Like every other woman, she had had an affair of the heart. Her father, wh_as a mason, was killed by falling from a scaffolding. Then her mother die_nd her sisters went their different ways; a farmer took her in, and while sh_as quite small, let her keep cows in the fields. She was clad in miserabl_ags, beaten for the slightest offence and finally dismissed for a theft o_hirty sous which she did not commit. She took service on another farm wher_he tended the poultry; and as she was well thought of by her master, he_ellow-workers soon grew jealous.
One evening in August (she was then eighteen years old), they persuaded her t_ccompany them to the fair at Colleville. She was immediately dazzled by th_oise, the lights in the trees, the brightness of the dresses, the laces an_old crosses, and the crowd of people all hopping at the same time. She wa_tanding modestly at a distance, when presently a young man of well-to-d_ppearance, who had been leaning on the pole of a wagon and smoking his pipe, approached her, and asked her for a dance. He treated her to cider and cake, bought her a silk shawl, and then, thinking she had guessed his purpose, offered to see her home. When they came to the end of a field he threw he_own brutally. But she grew frightened and screamed, and he walked off.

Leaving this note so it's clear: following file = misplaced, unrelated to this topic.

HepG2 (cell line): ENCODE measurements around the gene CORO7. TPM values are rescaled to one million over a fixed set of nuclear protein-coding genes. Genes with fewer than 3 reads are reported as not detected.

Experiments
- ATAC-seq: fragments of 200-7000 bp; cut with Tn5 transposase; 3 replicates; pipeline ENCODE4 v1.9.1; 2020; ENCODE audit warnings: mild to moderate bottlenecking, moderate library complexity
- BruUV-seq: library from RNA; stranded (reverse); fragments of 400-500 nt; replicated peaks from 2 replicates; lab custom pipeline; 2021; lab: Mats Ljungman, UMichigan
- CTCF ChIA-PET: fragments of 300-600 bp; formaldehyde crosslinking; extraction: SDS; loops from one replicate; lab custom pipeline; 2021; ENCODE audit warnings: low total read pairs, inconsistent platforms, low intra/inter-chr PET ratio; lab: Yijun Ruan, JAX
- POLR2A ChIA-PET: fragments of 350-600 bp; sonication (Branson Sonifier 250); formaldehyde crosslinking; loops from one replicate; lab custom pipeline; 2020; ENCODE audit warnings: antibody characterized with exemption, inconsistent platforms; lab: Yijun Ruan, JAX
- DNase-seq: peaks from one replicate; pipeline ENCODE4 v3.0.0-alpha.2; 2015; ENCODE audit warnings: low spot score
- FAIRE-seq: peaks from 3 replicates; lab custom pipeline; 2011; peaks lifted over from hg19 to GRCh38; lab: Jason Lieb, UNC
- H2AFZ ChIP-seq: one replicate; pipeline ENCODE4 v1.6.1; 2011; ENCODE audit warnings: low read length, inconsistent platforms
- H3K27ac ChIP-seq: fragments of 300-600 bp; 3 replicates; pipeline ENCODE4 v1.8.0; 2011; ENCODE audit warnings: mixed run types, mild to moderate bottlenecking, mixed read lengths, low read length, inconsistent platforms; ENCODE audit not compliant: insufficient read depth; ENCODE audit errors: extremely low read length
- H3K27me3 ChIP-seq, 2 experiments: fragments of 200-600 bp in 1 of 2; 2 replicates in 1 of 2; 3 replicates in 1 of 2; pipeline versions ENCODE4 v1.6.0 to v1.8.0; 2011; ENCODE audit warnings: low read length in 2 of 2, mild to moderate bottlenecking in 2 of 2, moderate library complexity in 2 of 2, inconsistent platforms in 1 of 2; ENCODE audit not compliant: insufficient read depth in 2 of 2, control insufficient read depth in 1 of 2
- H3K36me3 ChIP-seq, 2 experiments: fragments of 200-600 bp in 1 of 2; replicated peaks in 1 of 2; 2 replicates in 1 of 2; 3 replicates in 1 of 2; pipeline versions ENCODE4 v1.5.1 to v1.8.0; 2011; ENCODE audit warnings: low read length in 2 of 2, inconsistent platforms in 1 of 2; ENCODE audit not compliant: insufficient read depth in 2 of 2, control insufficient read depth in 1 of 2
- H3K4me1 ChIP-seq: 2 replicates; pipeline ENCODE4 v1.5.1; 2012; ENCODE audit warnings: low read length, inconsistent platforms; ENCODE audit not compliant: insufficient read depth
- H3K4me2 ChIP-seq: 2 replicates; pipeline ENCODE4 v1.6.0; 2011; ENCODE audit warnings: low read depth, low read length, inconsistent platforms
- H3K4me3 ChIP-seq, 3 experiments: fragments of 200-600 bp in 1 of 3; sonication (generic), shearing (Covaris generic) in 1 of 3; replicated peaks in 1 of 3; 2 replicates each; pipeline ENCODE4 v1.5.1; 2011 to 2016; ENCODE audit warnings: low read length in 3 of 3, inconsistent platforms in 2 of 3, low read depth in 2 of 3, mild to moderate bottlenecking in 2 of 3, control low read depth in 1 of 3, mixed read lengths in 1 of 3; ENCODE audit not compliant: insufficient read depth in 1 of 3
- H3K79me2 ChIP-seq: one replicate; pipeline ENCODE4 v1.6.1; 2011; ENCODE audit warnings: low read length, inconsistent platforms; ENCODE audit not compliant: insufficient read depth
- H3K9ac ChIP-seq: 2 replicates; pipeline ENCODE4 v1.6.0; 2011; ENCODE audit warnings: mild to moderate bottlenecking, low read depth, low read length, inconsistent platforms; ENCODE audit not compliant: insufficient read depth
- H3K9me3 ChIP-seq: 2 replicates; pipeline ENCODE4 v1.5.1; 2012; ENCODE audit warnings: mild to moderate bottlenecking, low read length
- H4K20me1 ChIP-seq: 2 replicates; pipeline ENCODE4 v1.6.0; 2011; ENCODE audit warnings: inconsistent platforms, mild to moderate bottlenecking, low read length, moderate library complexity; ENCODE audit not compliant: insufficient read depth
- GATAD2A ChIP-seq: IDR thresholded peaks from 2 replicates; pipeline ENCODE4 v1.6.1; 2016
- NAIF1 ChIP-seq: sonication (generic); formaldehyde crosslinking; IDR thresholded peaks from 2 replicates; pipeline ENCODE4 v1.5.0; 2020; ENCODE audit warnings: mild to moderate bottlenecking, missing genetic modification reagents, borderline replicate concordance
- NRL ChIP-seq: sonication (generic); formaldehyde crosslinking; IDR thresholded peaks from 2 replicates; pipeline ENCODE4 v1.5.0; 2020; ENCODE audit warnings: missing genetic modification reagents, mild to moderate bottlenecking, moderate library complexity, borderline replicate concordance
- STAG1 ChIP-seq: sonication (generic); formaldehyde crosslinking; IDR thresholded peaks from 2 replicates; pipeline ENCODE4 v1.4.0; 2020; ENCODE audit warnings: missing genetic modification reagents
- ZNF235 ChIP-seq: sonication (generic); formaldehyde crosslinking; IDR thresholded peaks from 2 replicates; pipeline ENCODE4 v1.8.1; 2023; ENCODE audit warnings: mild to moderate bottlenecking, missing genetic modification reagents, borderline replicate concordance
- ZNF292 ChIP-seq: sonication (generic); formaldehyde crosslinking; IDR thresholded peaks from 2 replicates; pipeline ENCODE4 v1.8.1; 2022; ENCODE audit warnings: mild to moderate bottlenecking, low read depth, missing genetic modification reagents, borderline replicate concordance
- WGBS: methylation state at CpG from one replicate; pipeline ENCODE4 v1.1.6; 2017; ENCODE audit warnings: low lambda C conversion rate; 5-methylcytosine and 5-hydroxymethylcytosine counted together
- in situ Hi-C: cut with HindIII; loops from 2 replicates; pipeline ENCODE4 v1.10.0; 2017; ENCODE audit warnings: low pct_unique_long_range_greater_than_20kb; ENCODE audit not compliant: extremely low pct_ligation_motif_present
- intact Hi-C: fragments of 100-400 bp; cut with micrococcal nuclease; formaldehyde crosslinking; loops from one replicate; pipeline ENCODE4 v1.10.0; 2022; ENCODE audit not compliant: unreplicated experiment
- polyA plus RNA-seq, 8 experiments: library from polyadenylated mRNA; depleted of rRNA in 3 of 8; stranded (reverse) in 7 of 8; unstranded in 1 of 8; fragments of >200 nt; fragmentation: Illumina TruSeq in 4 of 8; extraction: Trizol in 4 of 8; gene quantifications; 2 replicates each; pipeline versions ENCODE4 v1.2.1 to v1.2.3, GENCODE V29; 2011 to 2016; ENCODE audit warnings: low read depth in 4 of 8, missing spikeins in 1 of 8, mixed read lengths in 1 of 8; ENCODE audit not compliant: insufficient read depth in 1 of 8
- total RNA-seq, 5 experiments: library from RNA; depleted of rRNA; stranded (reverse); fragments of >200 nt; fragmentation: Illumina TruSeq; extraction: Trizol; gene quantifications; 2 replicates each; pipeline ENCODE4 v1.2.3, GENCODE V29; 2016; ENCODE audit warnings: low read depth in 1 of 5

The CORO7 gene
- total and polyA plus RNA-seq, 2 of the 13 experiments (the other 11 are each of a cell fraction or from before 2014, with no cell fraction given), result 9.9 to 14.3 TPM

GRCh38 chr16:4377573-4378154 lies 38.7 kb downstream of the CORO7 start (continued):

One evening, on the road leading to Beaumont, she came upon a wagon loade_ith hay, and when she overtook it, she recognised Theodore. He greeted he_almly, and asked her to forget what had happened between them, as it "was al_he fault of the drink."
She did not know what to reply and wished to run away.
Presently he began to speak of the harvest and of the notables of the village; his father had left Colleville and bought the farm of Les Ecots, so that no_hey would be neighbours. "Ah!" she exclaimed. He then added that his parent_ere looking around for a wife for him, but that he, himself, was not s_nxious and preferred to wait for a girl who suited him. She hung her head. H_hen asked her whether she had ever thought of marrying. She replied, smilingly, that it was wrong of him to make fun of her. "Oh! no, I am i_arnest," he said, and put his left arm around her waist while they sauntere_long. The air was soft, the stars were bright, and the huge load of ha_scillated in front of them, drawn by four horses whose ponderous hoofs raise_louds of dust. Without a word from their driver they turned to the right. H_issed her again and she went home. The following week, Theodore obtaine_eetings.
They met in yards, behind walls or under isolated trees. She was not ignorant, as girls of well-to-do families are—for the animals had instructed her;—bu_er reason and her instinct of honour kept her from falling. Her resistanc_xasperated Theodore's love and so in order to satisfy it (or perchanc_ngenuously), he offered to marry her. She would not believe him at first, s_e made solemn promises. But, in a short time he mentioned a difficulty; th_revious year, his parents had purchased a substitute for him; but any day h_ight be drafted and the prospect of serving in the army alarmed him greatly.
To Felicite his cowardice appeared a proof of his love for her, and he_evotion to him grew stronger. When she met him, he would torture her with hi_ears and his entreaties. At last, he announced that he was going to th_refect himself for information, and would let her know everything on th_ollowing Sunday, between eleven o'clock and midnight.
When the time grew near, she ran to meet her lover.